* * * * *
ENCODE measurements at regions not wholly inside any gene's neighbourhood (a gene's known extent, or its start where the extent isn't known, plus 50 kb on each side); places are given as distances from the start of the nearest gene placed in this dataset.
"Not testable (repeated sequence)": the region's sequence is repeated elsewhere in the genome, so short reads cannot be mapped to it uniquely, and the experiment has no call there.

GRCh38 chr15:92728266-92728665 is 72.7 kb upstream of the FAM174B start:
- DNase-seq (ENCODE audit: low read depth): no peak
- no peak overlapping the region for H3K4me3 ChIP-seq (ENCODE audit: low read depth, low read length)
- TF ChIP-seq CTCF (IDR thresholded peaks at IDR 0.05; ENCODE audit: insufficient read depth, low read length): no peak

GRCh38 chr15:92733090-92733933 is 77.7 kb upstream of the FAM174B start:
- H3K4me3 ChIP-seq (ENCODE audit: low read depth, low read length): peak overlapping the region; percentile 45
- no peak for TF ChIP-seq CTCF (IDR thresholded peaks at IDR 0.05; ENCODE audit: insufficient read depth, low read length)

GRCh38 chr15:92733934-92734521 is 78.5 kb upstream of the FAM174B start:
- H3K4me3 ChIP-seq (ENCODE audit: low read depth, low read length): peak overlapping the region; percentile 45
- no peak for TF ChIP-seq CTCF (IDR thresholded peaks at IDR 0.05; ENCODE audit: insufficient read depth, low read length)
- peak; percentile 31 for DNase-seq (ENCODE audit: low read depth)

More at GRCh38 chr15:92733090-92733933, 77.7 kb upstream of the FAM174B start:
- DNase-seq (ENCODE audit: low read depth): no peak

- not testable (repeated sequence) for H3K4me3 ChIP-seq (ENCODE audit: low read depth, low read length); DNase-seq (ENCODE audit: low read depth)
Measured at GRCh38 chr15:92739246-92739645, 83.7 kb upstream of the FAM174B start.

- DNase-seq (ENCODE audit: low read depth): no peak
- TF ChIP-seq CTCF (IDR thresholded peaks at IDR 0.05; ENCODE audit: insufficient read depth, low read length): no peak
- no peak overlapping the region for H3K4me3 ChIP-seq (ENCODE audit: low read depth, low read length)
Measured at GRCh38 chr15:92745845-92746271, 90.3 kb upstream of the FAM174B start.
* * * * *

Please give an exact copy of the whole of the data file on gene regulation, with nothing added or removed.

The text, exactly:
ENCODE measurements at regions not wholly inside any gene's neighbourhood (a gene's known extent, or its start where the extent isn't known, plus 50 kb on each side); places are given as distances from the start of the nearest gene placed in this dataset.
"Not testable (repeated sequence)": the region's sequence is repeated elsewhere in the genome, so short reads cannot be mapped to it uniquely, and the experiment has no call there.

GRCh38 chr15:92728266-92728665 is 72.7 kb upstream of the FAM174B start:
- DNase-seq (ENCODE audit: low read depth): no peak
- no peak overlapping the region for H3K4me3 ChIP-seq (ENCODE audit: low read depth, low read length)
- TF ChIP-seq CTCF (IDR thresholded peaks at IDR 0.05; ENCODE audit: insufficient read depth, low read length): no peak

GRCh38 chr15:92733090-92733933 is 77.7 kb upstream of the FAM174B start:
- H3K4me3 ChIP-seq (ENCODE audit: low read depth, low read length): peak overlapping the region; percentile 45
- no peak for TF ChIP-seq CTCF (IDR thresholded peaks at IDR 0.05; ENCODE audit: insufficient read depth, low read length)

GRCh38 chr15:92733934-92734521 is 78.5 kb upstream of the FAM174B start:
- H3K4me3 ChIP-seq (ENCODE audit: low read depth, low read length): peak overlapping the region; percentile 45
- no peak for TF ChIP-seq CTCF (IDR thresholded peaks at IDR 0.05; ENCODE audit: insufficient read depth, low read length)
- peak; percentile 31 for DNase-seq (ENCODE audit: low read depth)

More at GRCh38 chr15:92733090-92733933, 77.7 kb upstream of the FAM174B start:
- DNase-seq (ENCODE audit: low read depth): no peak

- not testable (repeated sequence) for H3K4me3 ChIP-seq (ENCODE audit: low read depth, low read length); DNase-seq (ENCODE audit: low read depth)
Measured at GRCh38 chr15:92739246-92739645, 83.7 kb upstream of the FAM174B start.

- DNase-seq (ENCODE audit: low read depth): no peak
- TF ChIP-seq CTCF (IDR thresholded peaks at IDR 0.05; ENCODE audit: insufficient read depth, low read length): no peak
- no peak overlapping the region for H3K4me3 ChIP-seq (ENCODE audit: low read depth, low read length)
Measured at GRCh38 chr15:92745845-92746271, 90.3 kb upstream of the FAM174B start.